As with Google Tasks, you can work with different task lists. You can also add several tasks at a time, but if you want to add more than three, you must buy the premium version.
Pressing and holding on a task will summon double-arrow icons (pointing up and down) that appear to the left of all tasks on the task list. Pressing and holding on one of these icons allows you to drag-and-drop the task into another spot on the list. This isn't as intuitive to use as Any.DO's or Astrid's methods, but at least GTasks has a means to directly reorder your tasks.
GTasks is probably best for those who already use Google Tasks rather than users who are looking for a new task management app. To me, it feels more like a notecard app that is organized under a task-list structure than a full-featured application.
-- Howard Wen
Free; Pro version ($24.99/year) includes syncing and other features OS reviewed: iOS Other OSes: Android, BlackBerry
Remember the Milk (RTM) is a popular task manager. Available as a free download from the App Store, RTM features a fairly straightforward design that can be figured out easily just by poking and swiping about.
Remember the MilkClick to view larger image.
RTM includes the ability to set due dates, prioritize, sort by customizable lists and add reoccurring events. The app also lets you set time estimates, and add location and notes. Tasks can be tagged with customizable keywords and organized manually in ordinary lists or "Smart Lists" (which automatically update based on set criteria, such as due dates or tags).
The app takes advantage of many features on Apple devices, including Retina display support on the iPad, Safari/Mail/phone integration, multitasking support (which allows actions like sync to continue even when the app is exited) and VoiceOver support (for users who need assistance). It is available in 20 different languages and integrates with Dashboard in Leopard and Notification Center in Mountain Lion. There is also a Dashboard widget for Lion and Mountain Lion called Milk the Cow.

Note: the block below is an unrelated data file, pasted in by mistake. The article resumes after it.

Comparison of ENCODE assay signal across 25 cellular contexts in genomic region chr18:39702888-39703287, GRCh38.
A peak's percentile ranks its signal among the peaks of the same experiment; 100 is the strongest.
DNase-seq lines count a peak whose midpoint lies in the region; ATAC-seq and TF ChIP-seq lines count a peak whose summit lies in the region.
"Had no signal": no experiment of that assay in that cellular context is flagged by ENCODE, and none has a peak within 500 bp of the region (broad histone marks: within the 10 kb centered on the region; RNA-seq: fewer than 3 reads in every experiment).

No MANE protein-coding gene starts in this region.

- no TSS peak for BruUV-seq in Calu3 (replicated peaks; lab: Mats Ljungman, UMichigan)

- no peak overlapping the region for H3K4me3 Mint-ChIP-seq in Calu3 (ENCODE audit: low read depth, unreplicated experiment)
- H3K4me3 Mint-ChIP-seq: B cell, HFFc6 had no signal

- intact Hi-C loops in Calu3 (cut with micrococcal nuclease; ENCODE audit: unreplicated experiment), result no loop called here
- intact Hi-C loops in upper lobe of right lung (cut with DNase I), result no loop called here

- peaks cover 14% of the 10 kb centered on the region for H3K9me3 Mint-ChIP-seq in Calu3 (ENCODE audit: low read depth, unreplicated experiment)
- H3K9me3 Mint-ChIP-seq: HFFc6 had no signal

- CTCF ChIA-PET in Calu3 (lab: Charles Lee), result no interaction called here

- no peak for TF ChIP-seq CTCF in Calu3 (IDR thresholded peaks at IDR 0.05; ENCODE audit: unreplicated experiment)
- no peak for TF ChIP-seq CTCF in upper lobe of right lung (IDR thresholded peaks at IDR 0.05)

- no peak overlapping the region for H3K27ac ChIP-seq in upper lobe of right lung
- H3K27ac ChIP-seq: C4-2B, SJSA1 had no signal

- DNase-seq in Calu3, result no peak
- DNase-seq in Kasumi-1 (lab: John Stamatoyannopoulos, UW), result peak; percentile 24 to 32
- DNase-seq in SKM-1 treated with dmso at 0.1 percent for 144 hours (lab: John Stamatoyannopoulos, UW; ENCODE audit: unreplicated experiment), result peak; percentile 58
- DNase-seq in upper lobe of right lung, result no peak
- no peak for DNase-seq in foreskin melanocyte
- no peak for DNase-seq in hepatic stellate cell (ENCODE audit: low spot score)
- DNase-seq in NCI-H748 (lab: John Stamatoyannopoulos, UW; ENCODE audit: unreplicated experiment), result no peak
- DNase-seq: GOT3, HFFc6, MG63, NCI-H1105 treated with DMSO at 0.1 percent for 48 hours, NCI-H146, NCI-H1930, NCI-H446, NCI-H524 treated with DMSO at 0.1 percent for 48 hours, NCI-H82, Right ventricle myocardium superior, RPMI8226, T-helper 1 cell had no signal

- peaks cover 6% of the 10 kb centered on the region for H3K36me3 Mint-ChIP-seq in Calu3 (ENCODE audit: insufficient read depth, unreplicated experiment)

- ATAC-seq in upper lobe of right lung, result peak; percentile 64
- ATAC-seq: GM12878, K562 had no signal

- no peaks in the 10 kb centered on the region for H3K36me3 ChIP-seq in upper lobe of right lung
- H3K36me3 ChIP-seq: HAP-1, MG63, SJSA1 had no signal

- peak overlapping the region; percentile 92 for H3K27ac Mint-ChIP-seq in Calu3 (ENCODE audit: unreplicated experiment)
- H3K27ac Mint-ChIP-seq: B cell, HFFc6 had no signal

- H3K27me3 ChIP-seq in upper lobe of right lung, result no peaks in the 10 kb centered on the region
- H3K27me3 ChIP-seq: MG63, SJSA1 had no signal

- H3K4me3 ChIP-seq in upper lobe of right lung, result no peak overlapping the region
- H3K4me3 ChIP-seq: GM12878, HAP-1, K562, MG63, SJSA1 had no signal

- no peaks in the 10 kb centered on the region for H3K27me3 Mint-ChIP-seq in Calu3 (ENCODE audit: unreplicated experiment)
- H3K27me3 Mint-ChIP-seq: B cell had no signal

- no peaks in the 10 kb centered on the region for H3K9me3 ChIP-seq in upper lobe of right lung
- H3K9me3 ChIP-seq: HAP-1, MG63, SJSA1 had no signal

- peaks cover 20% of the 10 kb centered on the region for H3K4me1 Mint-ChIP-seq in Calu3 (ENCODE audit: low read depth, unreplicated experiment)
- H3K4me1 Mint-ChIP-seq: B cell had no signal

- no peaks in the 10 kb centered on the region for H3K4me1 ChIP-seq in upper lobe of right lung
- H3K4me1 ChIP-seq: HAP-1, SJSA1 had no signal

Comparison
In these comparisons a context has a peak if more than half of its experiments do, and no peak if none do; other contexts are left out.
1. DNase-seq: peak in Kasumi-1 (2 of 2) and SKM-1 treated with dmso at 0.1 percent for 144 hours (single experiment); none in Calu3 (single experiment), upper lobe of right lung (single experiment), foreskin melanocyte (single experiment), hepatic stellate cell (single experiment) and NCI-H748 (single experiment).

RTM has a workaround to add Siri integration, but it's not as comprehensive as the integration built into the Reminders app.
I tried RTM on both an iPad and an iPhone, and I felt that the interface worked better on the former. On the iPhone, the home screen felt cluttered; landscape mode was a bit better than the portrait view. On the iPad, the app used the larger display to show much more information to greater effect.
In my testing, the app worked as advertised, and performance was very good. However, there are a few drawbacks. The website offers more features than the mobile apps, but the biggest standout is that you can only sync your data once per day without the Pro account.
The Pro upgrade, which costs $24.99 annually, adds a variety of features, including unlimited daily auto syncing, the ability to sync across devices, push notifications, and badges.
Remember the Milk is a popular, capable program with a ton of support from third parties, as well as comprehensive multiplatform support. There are many more options available on the website compared to the mobile apps, and the service features many ways to integrate into your digital lifestyle. While the basic functions are given away, the Pro upgrade offers many missing mobile features, though the $24.99 a year cost may seem a bit steep for most casual task management users.
-- Michael deAgonia